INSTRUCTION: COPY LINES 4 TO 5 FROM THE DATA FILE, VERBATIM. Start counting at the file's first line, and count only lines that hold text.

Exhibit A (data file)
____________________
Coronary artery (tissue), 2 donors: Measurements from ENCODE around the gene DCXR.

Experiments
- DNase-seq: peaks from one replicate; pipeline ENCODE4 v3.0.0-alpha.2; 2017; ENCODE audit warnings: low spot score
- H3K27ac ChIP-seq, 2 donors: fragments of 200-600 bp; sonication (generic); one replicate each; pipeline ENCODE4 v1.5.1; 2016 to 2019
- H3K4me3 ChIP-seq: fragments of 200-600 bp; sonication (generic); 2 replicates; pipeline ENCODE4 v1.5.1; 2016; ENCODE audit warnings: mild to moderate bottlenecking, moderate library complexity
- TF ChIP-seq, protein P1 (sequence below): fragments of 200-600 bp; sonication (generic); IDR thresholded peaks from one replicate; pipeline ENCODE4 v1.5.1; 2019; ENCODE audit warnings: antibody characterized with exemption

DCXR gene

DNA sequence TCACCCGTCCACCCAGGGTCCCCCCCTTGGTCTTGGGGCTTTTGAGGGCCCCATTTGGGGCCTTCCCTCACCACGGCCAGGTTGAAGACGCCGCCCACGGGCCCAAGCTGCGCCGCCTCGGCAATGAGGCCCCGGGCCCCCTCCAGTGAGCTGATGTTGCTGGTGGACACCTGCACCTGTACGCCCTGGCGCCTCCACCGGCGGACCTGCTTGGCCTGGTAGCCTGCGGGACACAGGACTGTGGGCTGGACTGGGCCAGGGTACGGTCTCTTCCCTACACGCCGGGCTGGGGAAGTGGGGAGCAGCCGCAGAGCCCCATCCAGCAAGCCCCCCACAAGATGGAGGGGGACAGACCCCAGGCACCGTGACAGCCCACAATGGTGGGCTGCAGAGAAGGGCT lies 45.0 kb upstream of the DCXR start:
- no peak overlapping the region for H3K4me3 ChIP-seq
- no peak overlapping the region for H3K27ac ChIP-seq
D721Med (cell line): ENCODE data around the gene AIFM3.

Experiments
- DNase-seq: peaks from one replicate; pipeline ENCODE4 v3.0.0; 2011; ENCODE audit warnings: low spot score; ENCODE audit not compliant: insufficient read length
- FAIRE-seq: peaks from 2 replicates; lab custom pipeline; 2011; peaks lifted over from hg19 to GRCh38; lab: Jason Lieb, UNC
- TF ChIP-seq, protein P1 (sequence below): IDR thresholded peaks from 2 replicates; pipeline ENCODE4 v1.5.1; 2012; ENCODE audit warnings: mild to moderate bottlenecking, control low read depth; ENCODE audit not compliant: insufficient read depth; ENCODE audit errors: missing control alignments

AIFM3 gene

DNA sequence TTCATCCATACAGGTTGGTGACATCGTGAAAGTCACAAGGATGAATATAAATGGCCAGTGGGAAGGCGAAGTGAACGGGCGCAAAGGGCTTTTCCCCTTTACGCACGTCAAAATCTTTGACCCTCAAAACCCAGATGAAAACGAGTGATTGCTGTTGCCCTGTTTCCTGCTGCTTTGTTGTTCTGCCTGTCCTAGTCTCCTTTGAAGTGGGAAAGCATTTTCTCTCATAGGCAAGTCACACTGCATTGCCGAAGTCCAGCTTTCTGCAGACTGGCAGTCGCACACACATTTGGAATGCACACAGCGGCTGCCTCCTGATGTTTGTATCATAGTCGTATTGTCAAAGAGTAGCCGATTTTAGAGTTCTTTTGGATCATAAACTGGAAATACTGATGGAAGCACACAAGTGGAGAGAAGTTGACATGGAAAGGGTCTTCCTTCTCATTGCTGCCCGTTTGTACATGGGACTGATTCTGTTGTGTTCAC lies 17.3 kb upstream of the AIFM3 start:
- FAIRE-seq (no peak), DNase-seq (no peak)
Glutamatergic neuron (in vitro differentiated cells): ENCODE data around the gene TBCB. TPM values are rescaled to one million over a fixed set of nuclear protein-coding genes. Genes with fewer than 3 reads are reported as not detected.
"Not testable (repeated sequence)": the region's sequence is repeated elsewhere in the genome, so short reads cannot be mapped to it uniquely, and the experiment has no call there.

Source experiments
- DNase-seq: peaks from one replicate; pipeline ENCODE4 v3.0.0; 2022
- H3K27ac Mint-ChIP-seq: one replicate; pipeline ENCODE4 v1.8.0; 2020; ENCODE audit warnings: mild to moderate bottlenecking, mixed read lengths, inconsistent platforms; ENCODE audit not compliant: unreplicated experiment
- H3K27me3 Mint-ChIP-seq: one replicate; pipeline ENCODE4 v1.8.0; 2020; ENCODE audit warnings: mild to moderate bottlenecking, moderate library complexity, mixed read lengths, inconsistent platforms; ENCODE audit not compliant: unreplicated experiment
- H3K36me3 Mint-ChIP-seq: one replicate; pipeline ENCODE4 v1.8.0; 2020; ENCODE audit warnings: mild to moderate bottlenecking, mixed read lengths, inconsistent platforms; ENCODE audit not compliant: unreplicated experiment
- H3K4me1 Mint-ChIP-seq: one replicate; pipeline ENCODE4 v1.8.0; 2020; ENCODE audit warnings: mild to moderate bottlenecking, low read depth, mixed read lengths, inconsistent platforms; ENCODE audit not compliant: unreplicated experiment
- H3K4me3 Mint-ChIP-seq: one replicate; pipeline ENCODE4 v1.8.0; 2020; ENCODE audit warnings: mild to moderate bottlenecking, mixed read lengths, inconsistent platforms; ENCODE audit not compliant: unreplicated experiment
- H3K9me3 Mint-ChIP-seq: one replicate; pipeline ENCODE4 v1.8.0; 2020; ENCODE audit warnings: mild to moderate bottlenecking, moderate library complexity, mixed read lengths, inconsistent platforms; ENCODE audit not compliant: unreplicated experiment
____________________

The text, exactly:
- H3K27ac ChIP-seq, 2 donors: fragments of 200-600 bp; sonication (generic); one replicate each; pipeline ENCODE4 v1.5.1; 2016 to 2019
- H3K4me3 ChIP-seq: fragments of 200-600 bp; sonication (generic); 2 replicates; pipeline ENCODE4 v1.5.1; 2016; ENCODE audit warnings: mild to moderate bottlenecking, moderate library complexity